US FAA likely to approve Boeing 787 battery plan in days -sources

March 6 Wed Mar 6, 2013 5:44pm EST

March 6 (Reuters) - U.S. safety regulators are poised to approve within days a plan to allow Boeing to begin flight tests of the 787 Dreamliner with a fix for a its volatile batteries, a critical step towards returning the grounded aircraft to service, two sources familiar with the matter said on Wednesday.

The Federal Aviation Administration is expected to sign off on a "certification plan" allowing Boeing to carry out the flight tests to demonstrate whether authorities can lift a flight ban that sent shockwaves around the airline industry seven weeks ago.

"You could see the 'cert plan' approved in the next few days," one of the sources said. Both spoke on the condition of anonymity because the discussions are confidential.

The FAA said it would announce the plan when approved. Boeing declined to comment.

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More 787 problems continue to escape the iron curtain of silence about the aircraft.

Just today we learn from Japan that aircraft technicians there have has numerous problems with the 787, including one that caused the diversion of one transoceanic flight.

If the reader does not have immediate personal access to Boeing insiders, test pilots, NASA engineers, research scientists and a background in flying and aviation safety, I offer the following in the hope that interested parties will dig for the truth.

The 787′s electrical issues remain the greatest concern, but Boeing execs have had six years to correct for known and well understood vulnerabilities in the design and engineering of 787 systems. So far, Boeing has produced a blizzard of media statements designed to confuse and obscure the truth while offering little to on transparency and accountability as they race to gain approval from the FAA for an unsolved problem of unknown origin. Between fires and emergencies, they claim the aircraft is ‘Safe’.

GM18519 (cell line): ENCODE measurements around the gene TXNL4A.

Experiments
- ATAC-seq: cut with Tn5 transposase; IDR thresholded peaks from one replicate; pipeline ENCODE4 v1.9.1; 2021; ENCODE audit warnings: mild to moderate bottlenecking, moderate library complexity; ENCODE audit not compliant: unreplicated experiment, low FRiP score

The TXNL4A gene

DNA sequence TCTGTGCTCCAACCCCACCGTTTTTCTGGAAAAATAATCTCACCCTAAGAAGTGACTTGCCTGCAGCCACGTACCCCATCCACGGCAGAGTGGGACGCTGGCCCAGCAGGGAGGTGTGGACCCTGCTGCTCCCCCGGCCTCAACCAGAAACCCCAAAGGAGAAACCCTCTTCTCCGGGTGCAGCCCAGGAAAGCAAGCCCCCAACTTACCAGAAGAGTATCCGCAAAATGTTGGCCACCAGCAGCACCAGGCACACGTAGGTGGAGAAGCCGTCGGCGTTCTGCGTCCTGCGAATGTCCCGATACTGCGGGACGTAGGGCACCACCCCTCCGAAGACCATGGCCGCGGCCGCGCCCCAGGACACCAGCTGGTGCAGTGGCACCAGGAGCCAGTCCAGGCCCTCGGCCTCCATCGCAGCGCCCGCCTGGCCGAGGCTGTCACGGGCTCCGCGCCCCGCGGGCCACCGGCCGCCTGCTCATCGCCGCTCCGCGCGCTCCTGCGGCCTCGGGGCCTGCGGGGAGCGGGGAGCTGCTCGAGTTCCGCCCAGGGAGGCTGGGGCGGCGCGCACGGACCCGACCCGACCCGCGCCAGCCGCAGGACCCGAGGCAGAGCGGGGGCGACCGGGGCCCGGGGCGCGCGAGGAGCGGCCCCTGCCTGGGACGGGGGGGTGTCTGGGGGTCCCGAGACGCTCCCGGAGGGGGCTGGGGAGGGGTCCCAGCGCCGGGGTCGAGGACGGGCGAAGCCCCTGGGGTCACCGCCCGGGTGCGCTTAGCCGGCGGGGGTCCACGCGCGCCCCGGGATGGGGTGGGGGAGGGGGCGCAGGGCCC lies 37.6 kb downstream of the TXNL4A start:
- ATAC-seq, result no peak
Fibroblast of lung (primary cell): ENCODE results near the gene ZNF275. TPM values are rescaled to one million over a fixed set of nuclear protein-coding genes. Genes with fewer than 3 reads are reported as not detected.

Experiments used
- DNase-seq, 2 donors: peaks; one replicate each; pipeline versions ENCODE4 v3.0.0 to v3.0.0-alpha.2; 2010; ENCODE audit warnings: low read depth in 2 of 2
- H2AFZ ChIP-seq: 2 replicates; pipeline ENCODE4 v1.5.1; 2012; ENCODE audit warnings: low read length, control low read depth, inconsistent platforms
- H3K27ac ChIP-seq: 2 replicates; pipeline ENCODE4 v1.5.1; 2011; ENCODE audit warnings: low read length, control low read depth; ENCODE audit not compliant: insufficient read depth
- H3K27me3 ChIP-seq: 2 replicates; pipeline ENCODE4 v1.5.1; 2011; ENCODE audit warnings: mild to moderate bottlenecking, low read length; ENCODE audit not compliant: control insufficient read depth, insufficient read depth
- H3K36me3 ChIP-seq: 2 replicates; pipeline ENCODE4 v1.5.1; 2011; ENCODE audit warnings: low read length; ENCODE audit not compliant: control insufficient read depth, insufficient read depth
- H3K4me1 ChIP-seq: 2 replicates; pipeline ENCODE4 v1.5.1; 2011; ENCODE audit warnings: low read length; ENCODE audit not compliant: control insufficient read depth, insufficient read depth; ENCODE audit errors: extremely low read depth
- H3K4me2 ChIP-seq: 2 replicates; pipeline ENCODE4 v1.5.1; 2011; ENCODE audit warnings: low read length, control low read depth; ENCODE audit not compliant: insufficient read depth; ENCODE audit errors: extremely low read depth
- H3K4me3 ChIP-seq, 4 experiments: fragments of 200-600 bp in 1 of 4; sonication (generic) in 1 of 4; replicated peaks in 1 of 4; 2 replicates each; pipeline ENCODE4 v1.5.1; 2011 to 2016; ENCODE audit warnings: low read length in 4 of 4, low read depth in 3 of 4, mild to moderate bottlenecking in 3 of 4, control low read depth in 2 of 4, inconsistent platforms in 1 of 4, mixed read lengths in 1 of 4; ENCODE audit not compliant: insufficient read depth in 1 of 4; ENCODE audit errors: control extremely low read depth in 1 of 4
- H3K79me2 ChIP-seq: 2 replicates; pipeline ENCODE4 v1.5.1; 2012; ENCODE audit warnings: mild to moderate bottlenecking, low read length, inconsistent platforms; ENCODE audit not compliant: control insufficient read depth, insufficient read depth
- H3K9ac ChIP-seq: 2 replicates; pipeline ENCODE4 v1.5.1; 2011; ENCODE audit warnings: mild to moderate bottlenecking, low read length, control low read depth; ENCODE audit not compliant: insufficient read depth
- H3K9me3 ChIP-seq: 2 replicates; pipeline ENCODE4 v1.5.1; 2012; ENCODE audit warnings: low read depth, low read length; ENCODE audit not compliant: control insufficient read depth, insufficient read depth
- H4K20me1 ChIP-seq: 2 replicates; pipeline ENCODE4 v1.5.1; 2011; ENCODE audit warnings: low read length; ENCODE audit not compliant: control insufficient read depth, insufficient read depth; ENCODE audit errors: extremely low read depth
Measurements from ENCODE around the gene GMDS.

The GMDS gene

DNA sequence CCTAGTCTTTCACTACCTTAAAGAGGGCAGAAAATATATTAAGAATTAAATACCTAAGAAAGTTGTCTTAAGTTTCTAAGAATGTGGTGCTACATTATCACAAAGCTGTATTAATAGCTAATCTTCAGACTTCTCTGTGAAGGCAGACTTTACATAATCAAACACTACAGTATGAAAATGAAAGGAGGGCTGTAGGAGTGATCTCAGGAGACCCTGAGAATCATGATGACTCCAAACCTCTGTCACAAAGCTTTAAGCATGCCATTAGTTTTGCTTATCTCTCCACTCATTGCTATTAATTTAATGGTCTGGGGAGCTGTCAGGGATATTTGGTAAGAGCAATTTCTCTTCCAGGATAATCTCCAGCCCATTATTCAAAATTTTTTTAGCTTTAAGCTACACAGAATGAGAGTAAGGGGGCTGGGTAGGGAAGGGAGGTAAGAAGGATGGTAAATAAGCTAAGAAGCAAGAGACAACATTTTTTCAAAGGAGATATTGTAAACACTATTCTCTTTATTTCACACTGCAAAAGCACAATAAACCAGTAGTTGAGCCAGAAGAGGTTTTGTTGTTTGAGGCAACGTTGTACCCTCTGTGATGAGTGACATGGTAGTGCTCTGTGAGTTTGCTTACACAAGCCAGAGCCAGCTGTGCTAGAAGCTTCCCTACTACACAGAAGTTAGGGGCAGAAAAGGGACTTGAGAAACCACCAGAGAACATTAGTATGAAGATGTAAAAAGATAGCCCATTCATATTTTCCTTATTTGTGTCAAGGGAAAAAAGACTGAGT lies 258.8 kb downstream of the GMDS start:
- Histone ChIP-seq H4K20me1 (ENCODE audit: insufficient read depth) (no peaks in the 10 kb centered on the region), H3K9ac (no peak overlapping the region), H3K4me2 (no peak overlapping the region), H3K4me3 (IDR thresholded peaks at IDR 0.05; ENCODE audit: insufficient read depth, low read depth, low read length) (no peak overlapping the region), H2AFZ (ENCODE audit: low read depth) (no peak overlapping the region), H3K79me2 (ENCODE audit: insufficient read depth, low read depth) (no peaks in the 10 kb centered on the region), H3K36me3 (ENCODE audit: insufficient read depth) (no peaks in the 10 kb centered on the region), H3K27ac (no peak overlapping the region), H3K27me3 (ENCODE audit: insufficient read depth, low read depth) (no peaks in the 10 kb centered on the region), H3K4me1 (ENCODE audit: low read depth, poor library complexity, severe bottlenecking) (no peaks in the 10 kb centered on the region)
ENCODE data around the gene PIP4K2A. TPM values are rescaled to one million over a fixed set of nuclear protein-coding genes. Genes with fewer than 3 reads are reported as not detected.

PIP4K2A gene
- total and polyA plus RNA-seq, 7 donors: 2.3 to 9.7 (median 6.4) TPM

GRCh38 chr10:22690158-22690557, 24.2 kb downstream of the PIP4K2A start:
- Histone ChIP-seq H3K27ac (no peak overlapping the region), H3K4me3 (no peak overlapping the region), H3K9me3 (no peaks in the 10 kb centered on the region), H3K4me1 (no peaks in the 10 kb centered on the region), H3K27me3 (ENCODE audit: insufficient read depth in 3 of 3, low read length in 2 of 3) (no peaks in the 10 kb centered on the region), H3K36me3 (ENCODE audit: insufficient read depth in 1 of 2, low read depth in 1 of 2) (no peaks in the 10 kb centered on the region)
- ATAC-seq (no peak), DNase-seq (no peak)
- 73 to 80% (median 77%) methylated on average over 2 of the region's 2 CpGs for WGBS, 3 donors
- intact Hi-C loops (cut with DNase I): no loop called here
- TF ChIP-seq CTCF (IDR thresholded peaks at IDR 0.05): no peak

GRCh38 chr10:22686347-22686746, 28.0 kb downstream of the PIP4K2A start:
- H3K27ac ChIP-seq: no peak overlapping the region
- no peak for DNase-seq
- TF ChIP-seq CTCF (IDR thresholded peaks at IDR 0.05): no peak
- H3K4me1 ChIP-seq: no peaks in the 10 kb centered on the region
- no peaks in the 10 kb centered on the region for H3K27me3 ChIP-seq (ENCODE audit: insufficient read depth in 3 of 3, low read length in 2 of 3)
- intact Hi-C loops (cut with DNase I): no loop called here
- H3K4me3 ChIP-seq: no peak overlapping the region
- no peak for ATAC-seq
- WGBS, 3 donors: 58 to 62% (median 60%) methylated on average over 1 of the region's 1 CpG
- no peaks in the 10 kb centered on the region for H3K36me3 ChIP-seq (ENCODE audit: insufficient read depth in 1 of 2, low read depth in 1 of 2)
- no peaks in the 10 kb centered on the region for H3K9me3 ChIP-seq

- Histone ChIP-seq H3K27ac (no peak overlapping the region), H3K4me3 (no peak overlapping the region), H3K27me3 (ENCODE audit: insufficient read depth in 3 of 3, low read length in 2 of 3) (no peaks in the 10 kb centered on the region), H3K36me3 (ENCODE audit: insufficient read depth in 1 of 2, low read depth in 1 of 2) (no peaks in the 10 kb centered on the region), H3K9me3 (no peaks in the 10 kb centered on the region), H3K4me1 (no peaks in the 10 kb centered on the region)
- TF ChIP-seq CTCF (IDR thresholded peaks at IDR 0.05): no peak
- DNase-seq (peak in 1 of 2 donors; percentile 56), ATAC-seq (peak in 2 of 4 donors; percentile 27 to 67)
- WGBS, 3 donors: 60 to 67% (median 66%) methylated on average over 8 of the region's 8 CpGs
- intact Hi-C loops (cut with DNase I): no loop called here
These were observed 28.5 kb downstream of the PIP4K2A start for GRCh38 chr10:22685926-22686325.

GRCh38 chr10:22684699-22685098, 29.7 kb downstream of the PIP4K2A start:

To better understand the present, here’s a little history on a company called ‘Securaplane’. Best known by many for having terminated a worker who had too much integrity to ship dangerous battery chargers, the company has operated in relative obscurity throughout recent 787 affairs due in part, to Boeing’s attempts to center the discussion on batteries. It’s a classic misdirect and many have been led to believe the battery and its charging and management systems are unrelated. Not everyone is willing to bite down on that, however.

A devastating 2006 fire and explosion at an Arizona based company resulted from testing of the charging system of the 787; Securaplane Technologies, a division of Meggitt, PLC, had a three story building incinerated as workers and fire fighters fought for three hours.

The employee who was present for the charging system tests has warned for years of the dangerous design defects and irregularities he encountered with the 787′s charging system, but he was terminated as an uncooperative employee, for raising these concerns and refusing to sign for and ship hardware which he found defective or potentially threatening to flight safety.

For weeks, we have seen a media campaign waged internationally to blame the battery manufacturer, but the charging system has proved to be a common denominator, as during one phase, at least one set of substitute batteries were used to validate the charging system. Across six years, Boeing has had the opportunity to change course, as Airbus recently did with their upcoming A350; flammable battery electrolyte itself is not as great a concern as future regulatory resistance and public concern.